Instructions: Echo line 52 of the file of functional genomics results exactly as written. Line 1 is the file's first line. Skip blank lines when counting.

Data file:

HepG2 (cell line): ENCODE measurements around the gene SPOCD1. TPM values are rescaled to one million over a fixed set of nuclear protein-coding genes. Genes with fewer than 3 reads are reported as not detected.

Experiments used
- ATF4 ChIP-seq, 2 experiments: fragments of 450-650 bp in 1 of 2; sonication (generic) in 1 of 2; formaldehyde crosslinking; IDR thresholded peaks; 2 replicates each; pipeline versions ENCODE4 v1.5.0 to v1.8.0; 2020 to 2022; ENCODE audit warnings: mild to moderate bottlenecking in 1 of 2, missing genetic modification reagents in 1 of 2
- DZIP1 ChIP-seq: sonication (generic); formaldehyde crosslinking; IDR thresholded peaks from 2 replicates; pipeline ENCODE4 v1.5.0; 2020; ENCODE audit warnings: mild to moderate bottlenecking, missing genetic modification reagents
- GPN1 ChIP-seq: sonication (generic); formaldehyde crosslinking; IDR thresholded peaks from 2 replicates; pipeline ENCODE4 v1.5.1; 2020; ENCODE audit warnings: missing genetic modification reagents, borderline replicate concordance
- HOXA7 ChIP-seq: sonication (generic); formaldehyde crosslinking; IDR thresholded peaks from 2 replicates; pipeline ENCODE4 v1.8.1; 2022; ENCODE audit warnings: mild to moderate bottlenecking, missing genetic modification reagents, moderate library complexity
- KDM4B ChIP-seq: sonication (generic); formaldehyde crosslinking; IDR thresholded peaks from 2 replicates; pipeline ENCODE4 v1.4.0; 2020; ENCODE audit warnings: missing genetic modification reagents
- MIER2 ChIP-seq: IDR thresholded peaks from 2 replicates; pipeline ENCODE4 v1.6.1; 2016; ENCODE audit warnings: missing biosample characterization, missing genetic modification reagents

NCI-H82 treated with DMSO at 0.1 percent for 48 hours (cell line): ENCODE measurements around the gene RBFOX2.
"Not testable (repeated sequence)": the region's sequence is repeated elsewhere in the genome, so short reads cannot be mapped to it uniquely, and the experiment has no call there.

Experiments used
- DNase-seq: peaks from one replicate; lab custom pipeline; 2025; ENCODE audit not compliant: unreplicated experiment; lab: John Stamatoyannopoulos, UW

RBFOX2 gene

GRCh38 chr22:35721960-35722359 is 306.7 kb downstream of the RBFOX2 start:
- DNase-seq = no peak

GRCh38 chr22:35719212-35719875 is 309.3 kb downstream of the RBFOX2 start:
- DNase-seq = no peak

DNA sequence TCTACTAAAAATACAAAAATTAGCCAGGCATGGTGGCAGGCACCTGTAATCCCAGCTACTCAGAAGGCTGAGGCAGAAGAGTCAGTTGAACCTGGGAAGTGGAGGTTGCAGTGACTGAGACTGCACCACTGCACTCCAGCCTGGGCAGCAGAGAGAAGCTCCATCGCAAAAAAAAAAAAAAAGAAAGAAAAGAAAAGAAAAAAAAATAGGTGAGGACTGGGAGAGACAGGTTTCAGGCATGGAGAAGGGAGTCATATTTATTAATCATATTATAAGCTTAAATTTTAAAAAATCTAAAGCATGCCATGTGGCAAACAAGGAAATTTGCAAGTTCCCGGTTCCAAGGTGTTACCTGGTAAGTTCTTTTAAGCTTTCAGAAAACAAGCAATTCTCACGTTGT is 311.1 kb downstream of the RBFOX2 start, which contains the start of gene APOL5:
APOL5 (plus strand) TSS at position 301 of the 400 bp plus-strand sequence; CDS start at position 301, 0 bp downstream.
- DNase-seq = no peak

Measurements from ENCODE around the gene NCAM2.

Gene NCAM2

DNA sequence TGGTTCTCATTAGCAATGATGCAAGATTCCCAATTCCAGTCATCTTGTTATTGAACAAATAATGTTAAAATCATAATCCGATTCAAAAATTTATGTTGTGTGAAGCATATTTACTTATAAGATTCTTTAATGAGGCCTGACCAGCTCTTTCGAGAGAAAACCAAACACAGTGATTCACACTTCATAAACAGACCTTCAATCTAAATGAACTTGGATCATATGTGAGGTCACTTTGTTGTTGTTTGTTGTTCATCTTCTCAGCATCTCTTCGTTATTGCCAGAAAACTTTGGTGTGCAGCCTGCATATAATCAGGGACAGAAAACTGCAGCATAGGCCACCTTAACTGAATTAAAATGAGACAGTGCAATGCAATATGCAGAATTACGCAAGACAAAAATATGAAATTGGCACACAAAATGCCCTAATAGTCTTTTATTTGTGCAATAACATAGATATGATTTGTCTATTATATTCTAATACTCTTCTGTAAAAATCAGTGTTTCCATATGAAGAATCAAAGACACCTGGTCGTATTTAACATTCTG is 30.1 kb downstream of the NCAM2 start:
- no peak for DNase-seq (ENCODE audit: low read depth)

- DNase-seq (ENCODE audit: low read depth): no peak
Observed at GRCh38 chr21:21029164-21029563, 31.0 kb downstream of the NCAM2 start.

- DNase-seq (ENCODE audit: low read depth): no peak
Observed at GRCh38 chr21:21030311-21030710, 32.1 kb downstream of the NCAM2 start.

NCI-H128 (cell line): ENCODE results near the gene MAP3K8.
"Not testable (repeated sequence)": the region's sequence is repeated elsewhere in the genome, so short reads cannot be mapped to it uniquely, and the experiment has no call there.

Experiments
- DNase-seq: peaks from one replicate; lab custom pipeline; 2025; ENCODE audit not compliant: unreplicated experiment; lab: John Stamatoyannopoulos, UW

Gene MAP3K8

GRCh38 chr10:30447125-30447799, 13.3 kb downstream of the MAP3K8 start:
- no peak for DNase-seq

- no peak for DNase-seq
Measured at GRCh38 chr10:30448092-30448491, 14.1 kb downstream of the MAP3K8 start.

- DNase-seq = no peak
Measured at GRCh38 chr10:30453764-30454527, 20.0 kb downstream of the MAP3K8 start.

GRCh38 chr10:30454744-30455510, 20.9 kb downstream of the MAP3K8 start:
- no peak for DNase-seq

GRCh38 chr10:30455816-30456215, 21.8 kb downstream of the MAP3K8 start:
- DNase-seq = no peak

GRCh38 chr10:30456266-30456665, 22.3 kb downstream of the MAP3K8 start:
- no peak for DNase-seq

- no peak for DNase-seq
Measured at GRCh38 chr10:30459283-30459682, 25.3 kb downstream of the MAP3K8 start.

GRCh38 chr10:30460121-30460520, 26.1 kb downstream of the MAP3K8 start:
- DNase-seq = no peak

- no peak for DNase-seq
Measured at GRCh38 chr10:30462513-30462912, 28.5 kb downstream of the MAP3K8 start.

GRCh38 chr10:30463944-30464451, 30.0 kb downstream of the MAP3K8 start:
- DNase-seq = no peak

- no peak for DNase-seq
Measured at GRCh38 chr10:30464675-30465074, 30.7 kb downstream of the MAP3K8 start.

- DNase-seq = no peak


GRCh38 chr10:30463944-30464451, 30.0 kb downstream of the MAP3K8 start: